Authorities used the TARP to purchase toxic assets from financial institutions as a way of strengthening their financial position and helping to stabilize the balance sheets of struggling companies. In the end, the TARP disbursed more than $426.4 billion to financial institutions and recovered approximately $441.7 billion in repayments.
In 2008, PNC Financial Services purchased $5.2 billion in National City Corp.’s stock to acquire it. National City suffered massive losses as a result of the subprime lending crisis. PNC used money from the TARP fund to bail out NCC. After the takeover, NCC became the fifth-largest bank in the US, even though the bailout led to the loss of many jobs at National City’s headquarters.
Another notable bailout takeover was the US government bailout of two automakers, Chrysler and General Motors. The two companies needed a bailout to stay afloat due to the decreasing number of SUVs and large-vehicle sales. Consumers were unable to obtain auto loans from financial institutions during the financial crisis and that situation worsened the two companies’ financial status.
Allowing such large companies in such a key industry to fail would’ve put a massive dent in the economy. Under the takeover deal, the government loaned the two companies $17.4 billion from the TARP funds, on condition that they cut their debts, reduce wages and salaries, and create a restructuring plan. As the lender, the government retained the right to call off the loans if the companies failed to honor the agreement.
Reasons Against Bailout Takeovers
1. Creates a moral hazard
According to Paul Volker, former Chairman of the Federal Reserve, the practice of offering bailouts for large companies creates a moral hazard because they may be more inclined to engage in risky business decisions if they expect that they will be bailed out of any possible trouble. During the financial crisis, the government bailed out large financial institutions, even those that provided mortgage loans without conducting due diligence on the borrowers.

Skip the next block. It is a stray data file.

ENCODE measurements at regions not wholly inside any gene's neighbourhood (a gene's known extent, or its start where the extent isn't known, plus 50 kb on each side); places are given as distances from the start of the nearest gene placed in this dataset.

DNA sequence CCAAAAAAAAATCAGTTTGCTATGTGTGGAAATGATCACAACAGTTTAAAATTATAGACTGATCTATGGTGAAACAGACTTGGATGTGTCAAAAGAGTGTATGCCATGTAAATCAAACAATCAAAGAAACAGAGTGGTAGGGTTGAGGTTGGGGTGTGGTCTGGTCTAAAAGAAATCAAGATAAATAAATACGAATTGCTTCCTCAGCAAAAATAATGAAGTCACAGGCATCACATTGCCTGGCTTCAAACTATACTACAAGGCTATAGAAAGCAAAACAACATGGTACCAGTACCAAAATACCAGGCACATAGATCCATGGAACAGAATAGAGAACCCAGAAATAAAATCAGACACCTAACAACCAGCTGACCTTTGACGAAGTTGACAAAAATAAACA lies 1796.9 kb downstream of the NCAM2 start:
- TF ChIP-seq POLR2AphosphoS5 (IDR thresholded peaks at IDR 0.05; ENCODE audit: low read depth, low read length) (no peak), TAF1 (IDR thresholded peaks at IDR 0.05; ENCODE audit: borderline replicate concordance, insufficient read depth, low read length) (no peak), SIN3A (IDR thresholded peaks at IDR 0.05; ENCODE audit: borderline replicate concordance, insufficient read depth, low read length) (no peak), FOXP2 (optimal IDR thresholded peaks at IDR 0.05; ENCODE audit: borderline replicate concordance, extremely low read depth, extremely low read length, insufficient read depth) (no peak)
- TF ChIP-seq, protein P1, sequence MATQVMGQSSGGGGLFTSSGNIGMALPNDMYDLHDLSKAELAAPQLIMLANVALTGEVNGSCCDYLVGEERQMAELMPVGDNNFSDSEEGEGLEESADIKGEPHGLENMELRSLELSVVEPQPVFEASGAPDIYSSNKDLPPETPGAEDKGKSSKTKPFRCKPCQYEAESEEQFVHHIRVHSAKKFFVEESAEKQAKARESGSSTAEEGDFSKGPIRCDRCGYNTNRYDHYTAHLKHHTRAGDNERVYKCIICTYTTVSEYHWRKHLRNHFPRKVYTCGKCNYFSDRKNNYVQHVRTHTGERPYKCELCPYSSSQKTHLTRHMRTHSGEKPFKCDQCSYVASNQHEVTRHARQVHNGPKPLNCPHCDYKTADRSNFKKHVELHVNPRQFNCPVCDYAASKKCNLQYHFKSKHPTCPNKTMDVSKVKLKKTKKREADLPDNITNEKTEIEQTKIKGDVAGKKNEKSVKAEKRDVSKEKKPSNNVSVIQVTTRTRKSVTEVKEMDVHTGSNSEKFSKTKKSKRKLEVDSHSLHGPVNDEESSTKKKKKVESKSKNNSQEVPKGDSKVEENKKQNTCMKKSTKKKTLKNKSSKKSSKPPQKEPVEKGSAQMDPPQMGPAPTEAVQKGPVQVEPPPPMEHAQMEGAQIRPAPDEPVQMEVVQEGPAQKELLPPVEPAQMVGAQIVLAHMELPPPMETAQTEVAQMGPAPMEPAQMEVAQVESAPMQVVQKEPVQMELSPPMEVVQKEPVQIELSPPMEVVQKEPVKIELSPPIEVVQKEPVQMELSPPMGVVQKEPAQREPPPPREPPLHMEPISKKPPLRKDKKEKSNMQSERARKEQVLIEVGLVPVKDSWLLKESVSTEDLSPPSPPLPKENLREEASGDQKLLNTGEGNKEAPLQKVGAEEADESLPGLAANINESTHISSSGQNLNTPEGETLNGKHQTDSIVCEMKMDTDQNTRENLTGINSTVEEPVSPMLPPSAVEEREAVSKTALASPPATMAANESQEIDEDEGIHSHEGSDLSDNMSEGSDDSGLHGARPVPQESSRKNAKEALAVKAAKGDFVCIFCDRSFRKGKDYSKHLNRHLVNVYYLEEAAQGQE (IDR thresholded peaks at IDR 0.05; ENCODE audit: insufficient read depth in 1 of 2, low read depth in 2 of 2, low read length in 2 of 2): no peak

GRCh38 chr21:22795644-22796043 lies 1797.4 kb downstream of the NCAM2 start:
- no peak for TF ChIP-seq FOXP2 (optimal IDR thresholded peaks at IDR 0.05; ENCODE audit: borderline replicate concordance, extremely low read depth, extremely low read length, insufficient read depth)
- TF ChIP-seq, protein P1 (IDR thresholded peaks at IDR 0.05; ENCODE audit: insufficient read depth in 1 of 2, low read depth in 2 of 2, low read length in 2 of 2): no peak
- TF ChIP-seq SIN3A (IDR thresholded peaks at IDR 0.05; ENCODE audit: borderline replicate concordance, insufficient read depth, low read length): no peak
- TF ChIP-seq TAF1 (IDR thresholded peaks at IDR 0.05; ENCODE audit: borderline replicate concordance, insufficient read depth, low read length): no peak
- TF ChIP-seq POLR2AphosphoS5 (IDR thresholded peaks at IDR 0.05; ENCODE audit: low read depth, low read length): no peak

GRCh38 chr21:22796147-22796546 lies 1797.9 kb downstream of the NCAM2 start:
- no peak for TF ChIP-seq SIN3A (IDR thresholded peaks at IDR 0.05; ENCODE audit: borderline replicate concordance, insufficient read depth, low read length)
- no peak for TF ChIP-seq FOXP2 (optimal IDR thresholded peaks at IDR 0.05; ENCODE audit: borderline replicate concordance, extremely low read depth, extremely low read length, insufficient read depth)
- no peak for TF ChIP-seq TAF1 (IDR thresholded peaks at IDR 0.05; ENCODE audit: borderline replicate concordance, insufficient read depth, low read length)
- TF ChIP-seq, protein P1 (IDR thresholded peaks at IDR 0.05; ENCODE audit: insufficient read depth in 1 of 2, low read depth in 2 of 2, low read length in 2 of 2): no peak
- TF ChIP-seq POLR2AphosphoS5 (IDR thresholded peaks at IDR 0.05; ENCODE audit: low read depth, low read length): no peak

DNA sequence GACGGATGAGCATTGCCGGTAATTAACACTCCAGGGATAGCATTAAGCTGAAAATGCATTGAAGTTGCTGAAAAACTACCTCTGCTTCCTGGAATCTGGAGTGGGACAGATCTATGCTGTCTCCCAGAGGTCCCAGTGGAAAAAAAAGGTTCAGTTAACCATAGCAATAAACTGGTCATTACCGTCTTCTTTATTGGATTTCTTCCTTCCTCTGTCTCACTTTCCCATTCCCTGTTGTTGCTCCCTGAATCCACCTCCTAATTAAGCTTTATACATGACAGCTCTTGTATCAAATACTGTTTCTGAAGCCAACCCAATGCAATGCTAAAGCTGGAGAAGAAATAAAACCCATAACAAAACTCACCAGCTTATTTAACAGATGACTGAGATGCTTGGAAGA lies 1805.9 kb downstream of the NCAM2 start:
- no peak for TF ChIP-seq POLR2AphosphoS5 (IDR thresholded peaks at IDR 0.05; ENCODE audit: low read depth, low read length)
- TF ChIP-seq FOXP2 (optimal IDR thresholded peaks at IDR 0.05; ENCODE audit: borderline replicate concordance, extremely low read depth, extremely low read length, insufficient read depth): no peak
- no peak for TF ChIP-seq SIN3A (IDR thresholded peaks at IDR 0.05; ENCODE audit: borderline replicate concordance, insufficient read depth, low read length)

The practice of offering bailouts is seen by many economists and market analysts as setting a bad precedent by taking money from productive taxpayers and using it to reward failing companies. Some market analysts have also argued that the bailouts prolonged, rather than shortened, the recession, and that, in fact, the economy would’ve recovered more quickly if the companies had simply been allowed to fail.
2. Disadvantages competition
A government bailout for struggling large companies also discourages those firms that have been prudently managed. The government’s intervention makes the markets less efficient and, in the end, it is the consumers/taxpayers who bear the biggest burden. Bailing out companies puts them at an advantage over their competitors. It reverses the gains made by productive companies and individuals since the proceeds from these companies are given to failing companies.
The argument is therefore made that the government should allow the market to operate freely and allow both successes and failures to occur as they are earned. Supporting unsustainable business models prevents liquidated assets from being put to better use by better-managed competitors and other companies with sustainable business models.